Archive for the ‘Social Media’ Category

The Prince of social media

Thursday, March 6th, 2014 by Tim Hudson

Prince and 3rdEyeGirl - Manchester 21st Feb (2)

Prince and Social Media are two things which have been hard not to notice and have caused quite a stir in the UK recently.

Prince has been in the country performing a series of ‘pop-up’ concerts, promoting a forthcoming album and, if speculation is to be believed, working on some summer festival deals.

It’s not just the concerts themselves, taking place in small venues in London and Manchester, that have reasserted Prince as a man who stands out from the crowd in both talent and approach, but the way those concerts have been promoted.

As Econsultancy’s David Moth points out, “the ‘guerilla’ shows are part of Prince’s policy of avoiding middlemen and traditional marketing.”  Famously (infamously, perhaps), Prince has given away new albums with UK newspapers and was part of a long and well-documented dispute with his former record label, Warner Bros. over creative ownership and control.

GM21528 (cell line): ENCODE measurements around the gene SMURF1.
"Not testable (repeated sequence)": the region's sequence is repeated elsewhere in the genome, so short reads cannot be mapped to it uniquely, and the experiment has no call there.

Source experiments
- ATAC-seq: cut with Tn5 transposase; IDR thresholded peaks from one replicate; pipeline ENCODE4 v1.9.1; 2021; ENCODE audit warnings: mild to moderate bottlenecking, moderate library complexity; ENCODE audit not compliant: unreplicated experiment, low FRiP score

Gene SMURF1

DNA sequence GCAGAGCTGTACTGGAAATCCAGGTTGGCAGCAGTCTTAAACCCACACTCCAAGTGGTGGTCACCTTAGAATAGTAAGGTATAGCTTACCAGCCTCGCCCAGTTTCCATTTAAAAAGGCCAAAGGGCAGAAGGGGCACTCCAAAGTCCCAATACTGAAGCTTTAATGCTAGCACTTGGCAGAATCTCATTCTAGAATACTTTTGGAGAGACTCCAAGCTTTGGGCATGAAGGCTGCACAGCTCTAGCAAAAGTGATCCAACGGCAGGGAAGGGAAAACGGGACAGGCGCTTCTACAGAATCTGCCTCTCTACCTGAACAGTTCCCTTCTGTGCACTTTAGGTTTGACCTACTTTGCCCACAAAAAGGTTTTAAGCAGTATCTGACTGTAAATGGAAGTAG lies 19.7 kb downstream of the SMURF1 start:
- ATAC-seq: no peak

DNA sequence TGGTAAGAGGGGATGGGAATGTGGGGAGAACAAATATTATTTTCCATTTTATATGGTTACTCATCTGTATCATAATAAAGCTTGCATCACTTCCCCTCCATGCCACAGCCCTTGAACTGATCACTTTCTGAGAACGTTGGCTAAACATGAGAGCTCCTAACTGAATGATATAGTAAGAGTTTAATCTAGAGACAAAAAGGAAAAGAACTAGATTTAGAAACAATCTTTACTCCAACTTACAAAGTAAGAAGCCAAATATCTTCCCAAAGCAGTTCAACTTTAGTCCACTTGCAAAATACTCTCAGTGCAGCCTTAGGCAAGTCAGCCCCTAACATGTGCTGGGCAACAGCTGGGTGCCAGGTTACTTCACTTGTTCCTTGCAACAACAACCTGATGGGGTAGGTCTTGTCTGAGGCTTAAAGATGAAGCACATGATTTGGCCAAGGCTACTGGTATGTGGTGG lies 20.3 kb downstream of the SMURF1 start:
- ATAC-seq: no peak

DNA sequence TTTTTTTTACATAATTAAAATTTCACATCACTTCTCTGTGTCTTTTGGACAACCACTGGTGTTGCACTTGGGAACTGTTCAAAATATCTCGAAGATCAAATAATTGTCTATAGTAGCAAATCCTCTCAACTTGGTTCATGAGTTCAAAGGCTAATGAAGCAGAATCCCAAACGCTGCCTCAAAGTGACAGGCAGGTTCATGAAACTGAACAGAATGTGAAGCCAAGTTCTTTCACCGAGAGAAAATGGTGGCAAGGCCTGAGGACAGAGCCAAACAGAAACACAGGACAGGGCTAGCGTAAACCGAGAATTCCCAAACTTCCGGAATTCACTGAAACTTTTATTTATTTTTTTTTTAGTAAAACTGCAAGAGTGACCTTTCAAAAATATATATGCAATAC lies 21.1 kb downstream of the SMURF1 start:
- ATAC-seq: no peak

And so, no one was really surprised that the man who once said “the internet is dead” promoted the recent spate of gigs almost entirely through Social Media, not only prompting queues thousands-long outside the venues but also gaining print and broadcast media coverage, most notably through Woman’s Hour and Newsnight.  As noted in The Sunday Times’s profile, “when a current affairs news show takes notice, you have got an event.”

Prince’s management and PR duties fall to CEO of Kikit Ltd. and Entrepreneur of the Year Nominee, Kiran Sharma, and the aptly named Purple PR.  Ms Sharma was very visible throughout the campaign, using her personal Twitter account to make announcements and share comments from fans and Prince’s current band, 3rdEyeGirl.  The PR company, however, seemed almost invisible.  And that’s where the success of the last few weeks lies.